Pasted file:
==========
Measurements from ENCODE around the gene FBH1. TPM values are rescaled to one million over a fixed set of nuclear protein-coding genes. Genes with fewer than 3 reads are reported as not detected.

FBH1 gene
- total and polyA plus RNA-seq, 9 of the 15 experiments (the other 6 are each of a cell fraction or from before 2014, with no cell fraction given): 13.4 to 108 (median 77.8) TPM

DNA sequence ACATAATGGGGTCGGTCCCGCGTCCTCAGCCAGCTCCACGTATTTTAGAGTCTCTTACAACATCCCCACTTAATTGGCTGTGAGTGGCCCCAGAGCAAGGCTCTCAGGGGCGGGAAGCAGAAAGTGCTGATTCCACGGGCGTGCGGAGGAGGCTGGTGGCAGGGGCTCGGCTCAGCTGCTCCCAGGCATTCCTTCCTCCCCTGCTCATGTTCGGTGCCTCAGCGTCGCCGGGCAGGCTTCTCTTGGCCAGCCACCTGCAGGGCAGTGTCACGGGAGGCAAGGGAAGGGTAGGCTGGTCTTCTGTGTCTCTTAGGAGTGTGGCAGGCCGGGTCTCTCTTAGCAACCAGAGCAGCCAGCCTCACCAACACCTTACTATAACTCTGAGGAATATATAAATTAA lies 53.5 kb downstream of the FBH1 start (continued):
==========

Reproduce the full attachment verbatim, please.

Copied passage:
Measurements from ENCODE around the gene FBH1. TPM values are rescaled to one million over a fixed set of nuclear protein-coding genes. Genes with fewer than 3 reads are reported as not detected.

FBH1 gene
- total and polyA plus RNA-seq, 9 of the 15 experiments (the other 6 are each of a cell fraction or from before 2014, with no cell fraction given): 13.4 to 108 (median 77.8) TPM

DNA sequence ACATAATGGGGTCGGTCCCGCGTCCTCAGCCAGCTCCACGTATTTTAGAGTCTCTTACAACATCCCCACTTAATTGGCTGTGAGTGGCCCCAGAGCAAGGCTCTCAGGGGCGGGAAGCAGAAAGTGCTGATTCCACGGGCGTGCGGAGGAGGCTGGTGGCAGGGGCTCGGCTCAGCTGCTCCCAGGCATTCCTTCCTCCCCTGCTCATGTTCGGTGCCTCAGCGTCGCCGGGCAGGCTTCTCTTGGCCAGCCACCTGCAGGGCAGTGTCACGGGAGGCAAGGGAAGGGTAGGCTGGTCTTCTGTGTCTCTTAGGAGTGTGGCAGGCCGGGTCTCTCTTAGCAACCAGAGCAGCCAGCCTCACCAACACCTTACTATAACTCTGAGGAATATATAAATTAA lies 53.5 kb downstream of the FBH1 start (continued):